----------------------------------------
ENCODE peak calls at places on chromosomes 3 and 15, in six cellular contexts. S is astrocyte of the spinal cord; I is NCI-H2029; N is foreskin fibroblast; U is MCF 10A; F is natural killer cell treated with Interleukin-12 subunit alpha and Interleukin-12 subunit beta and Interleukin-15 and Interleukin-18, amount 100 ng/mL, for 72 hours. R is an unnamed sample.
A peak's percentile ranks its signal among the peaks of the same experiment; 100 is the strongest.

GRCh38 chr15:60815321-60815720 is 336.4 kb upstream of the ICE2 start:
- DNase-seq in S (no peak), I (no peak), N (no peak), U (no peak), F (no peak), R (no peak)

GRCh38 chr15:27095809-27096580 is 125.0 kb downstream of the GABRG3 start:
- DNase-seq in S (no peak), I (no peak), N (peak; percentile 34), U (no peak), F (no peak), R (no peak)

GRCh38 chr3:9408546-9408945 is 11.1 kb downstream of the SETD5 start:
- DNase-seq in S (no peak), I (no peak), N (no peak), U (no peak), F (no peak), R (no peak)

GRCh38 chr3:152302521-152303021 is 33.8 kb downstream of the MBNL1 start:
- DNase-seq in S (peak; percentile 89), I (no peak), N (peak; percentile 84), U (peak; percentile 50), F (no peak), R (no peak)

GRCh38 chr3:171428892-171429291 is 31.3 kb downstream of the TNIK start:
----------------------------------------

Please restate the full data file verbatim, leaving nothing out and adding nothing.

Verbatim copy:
ENCODE peak calls at places on chromosomes 3 and 15, in six cellular contexts. S is astrocyte of the spinal cord; I is NCI-H2029; N is foreskin fibroblast; U is MCF 10A; F is natural killer cell treated with Interleukin-12 subunit alpha and Interleukin-12 subunit beta and Interleukin-15 and Interleukin-18, amount 100 ng/mL, for 72 hours. R is an unnamed sample.
A peak's percentile ranks its signal among the peaks of the same experiment; 100 is the strongest.

GRCh38 chr15:60815321-60815720 is 336.4 kb upstream of the ICE2 start:
- DNase-seq in S (no peak), I (no peak), N (no peak), U (no peak), F (no peak), R (no peak)

GRCh38 chr15:27095809-27096580 is 125.0 kb downstream of the GABRG3 start:
- DNase-seq in S (no peak), I (no peak), N (peak; percentile 34), U (no peak), F (no peak), R (no peak)

GRCh38 chr3:9408546-9408945 is 11.1 kb downstream of the SETD5 start:
- DNase-seq in S (no peak), I (no peak), N (no peak), U (no peak), F (no peak), R (no peak)

GRCh38 chr3:152302521-152303021 is 33.8 kb downstream of the MBNL1 start:
- DNase-seq in S (peak; percentile 89), I (no peak), N (peak; percentile 84), U (peak; percentile 50), F (no peak), R (no peak)

GRCh38 chr3:171428892-171429291 is 31.3 kb downstream of the TNIK start: